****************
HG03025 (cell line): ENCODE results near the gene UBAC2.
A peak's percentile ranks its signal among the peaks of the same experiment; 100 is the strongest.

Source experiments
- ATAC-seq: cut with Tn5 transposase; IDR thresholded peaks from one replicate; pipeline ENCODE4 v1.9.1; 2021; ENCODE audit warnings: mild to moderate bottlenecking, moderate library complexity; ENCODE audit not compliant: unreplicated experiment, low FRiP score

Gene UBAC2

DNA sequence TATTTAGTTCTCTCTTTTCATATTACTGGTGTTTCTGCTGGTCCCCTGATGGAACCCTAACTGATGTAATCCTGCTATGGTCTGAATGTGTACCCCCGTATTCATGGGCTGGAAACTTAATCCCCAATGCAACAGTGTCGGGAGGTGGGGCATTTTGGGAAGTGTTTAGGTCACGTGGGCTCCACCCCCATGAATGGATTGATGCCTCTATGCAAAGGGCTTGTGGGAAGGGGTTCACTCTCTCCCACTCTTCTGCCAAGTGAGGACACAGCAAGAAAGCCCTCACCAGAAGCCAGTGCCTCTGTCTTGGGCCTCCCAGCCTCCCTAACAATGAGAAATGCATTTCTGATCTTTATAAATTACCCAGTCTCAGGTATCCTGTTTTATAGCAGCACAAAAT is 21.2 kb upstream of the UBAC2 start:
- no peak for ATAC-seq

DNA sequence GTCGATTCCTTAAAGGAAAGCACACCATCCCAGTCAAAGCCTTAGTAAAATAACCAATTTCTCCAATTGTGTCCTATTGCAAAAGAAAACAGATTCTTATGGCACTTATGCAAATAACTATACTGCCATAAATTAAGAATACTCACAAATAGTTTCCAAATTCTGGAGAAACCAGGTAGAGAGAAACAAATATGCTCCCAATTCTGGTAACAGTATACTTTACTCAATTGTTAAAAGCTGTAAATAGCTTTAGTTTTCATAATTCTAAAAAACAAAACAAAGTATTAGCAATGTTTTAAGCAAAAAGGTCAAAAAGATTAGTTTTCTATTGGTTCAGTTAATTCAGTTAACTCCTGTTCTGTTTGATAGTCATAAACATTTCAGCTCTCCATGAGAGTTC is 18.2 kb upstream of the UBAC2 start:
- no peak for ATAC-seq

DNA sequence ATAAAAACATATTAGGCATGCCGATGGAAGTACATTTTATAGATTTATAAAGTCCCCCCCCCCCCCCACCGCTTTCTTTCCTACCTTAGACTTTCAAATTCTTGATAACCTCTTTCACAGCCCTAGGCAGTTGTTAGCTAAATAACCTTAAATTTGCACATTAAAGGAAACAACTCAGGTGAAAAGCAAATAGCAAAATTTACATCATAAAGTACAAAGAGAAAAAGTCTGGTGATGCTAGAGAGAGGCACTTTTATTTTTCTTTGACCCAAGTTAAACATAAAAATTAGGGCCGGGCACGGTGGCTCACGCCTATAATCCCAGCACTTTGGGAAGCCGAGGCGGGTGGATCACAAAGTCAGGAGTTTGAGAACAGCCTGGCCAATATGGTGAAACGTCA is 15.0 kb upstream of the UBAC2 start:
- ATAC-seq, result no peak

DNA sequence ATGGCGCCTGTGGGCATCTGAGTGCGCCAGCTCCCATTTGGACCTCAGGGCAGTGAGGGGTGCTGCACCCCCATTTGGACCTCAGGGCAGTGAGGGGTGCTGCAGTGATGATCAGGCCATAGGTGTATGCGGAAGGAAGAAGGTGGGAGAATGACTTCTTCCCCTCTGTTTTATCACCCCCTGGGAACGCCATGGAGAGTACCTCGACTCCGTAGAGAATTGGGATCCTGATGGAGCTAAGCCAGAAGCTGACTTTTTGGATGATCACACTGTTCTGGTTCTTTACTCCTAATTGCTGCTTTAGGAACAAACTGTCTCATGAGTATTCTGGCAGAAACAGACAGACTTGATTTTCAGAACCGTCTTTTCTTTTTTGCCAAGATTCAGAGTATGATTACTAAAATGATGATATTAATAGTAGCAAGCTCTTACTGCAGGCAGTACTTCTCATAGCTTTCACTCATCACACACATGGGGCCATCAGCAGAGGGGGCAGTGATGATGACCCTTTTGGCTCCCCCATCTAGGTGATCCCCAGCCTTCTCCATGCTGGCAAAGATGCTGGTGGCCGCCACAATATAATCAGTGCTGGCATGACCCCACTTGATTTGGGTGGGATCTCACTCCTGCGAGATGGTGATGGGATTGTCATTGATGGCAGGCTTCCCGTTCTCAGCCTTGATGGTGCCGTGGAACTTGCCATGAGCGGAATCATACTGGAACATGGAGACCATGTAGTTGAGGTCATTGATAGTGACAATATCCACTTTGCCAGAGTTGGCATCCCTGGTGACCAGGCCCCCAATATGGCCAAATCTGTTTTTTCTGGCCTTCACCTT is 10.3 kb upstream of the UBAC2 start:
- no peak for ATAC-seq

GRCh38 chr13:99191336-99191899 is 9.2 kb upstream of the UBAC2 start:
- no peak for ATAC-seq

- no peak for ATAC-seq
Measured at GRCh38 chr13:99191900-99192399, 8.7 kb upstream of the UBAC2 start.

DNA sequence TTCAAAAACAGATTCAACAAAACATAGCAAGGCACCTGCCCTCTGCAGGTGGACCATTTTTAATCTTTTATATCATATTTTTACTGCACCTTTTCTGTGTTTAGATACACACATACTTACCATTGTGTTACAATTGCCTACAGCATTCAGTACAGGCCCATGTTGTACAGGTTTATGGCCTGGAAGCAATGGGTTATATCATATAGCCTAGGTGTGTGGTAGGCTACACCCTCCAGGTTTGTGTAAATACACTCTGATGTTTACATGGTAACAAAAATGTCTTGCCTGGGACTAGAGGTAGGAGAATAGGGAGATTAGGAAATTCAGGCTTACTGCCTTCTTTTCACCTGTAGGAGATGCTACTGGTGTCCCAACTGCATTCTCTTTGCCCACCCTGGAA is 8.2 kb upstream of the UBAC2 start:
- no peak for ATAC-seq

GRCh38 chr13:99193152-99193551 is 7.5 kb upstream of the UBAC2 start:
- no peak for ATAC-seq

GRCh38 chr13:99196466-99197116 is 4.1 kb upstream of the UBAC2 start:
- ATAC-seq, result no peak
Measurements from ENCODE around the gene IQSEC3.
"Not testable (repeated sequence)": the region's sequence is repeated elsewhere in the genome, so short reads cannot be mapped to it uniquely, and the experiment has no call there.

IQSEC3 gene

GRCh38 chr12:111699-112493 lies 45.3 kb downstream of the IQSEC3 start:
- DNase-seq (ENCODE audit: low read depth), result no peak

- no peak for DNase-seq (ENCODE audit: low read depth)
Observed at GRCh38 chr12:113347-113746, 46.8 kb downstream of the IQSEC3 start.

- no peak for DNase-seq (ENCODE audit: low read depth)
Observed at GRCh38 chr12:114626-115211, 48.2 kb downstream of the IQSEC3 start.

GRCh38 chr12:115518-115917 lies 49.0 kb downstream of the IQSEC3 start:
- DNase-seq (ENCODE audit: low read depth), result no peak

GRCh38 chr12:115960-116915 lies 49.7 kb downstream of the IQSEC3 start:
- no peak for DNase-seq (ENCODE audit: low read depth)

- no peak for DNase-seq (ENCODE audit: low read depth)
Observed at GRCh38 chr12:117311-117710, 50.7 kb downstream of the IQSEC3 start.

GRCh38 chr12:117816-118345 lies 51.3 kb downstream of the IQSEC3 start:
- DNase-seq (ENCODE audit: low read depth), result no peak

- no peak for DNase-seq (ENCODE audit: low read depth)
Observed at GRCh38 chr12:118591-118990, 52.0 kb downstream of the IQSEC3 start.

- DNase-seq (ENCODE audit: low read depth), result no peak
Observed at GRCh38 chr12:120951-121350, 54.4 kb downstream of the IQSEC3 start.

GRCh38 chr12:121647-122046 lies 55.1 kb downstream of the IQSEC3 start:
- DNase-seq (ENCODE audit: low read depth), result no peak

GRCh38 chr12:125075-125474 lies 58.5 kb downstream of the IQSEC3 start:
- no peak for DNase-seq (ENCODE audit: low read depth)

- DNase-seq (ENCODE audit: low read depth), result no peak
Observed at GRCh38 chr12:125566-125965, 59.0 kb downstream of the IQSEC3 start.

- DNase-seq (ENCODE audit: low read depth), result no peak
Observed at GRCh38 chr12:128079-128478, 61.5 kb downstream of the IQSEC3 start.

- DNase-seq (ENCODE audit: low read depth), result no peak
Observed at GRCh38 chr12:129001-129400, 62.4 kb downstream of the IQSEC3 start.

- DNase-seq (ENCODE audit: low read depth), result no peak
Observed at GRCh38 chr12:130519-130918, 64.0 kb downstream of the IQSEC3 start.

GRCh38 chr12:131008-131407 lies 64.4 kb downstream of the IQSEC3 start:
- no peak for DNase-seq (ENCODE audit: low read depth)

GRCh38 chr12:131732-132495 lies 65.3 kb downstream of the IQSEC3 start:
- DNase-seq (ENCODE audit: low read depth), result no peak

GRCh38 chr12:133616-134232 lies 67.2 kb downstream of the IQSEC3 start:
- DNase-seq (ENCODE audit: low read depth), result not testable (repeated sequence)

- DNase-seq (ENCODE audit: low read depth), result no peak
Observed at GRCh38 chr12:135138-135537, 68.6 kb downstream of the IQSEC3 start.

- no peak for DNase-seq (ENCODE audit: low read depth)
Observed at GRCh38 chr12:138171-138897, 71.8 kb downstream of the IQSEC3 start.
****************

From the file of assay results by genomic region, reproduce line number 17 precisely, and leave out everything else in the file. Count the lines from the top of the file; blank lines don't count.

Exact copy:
Measured at GRCh38 chr13:99191900-99192399, 8.7 kb upstream of the UBAC2 start.